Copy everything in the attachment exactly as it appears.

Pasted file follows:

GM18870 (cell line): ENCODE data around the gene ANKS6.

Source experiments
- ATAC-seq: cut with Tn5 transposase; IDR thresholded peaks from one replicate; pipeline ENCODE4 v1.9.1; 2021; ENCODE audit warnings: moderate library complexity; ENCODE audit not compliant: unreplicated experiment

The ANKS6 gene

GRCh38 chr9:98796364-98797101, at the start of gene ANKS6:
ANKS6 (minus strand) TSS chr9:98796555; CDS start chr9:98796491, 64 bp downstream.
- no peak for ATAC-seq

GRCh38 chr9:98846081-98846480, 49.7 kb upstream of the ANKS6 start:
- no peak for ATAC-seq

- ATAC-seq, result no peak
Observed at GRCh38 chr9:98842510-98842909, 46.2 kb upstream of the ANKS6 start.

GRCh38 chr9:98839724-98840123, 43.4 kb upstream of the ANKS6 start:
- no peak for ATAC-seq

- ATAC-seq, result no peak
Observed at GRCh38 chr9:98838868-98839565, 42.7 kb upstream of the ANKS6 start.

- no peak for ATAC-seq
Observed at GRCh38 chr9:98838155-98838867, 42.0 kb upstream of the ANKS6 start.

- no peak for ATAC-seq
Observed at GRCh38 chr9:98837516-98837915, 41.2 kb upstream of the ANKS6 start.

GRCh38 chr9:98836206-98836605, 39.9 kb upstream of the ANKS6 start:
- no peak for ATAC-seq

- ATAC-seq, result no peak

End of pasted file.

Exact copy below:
GM18870 (cell line): ENCODE data around the gene ANKS6.

Source experiments
- ATAC-seq: cut with Tn5 transposase; IDR thresholded peaks from one replicate; pipeline ENCODE4 v1.9.1; 2021; ENCODE audit warnings: moderate library complexity; ENCODE audit not compliant: unreplicated experiment

The ANKS6 gene

GRCh38 chr9:98796364-98797101, at the start of gene ANKS6:
ANKS6 (minus strand) TSS chr9:98796555; CDS start chr9:98796491, 64 bp downstream.
- no peak for ATAC-seq

GRCh38 chr9:98846081-98846480, 49.7 kb upstream of the ANKS6 start:
- no peak for ATAC-seq

- ATAC-seq, result no peak
Observed at GRCh38 chr9:98842510-98842909, 46.2 kb upstream of the ANKS6 start.

GRCh38 chr9:98839724-98840123, 43.4 kb upstream of the ANKS6 start:
- no peak for ATAC-seq

- ATAC-seq, result no peak
Observed at GRCh38 chr9:98838868-98839565, 42.7 kb upstream of the ANKS6 start.

- no peak for ATAC-seq
Observed at GRCh38 chr9:98838155-98838867, 42.0 kb upstream of the ANKS6 start.

- no peak for ATAC-seq
Observed at GRCh38 chr9:98837516-98837915, 41.2 kb upstream of the ANKS6 start.

GRCh38 chr9:98836206-98836605, 39.9 kb upstream of the ANKS6 start:
- no peak for ATAC-seq

- ATAC-seq, result no peak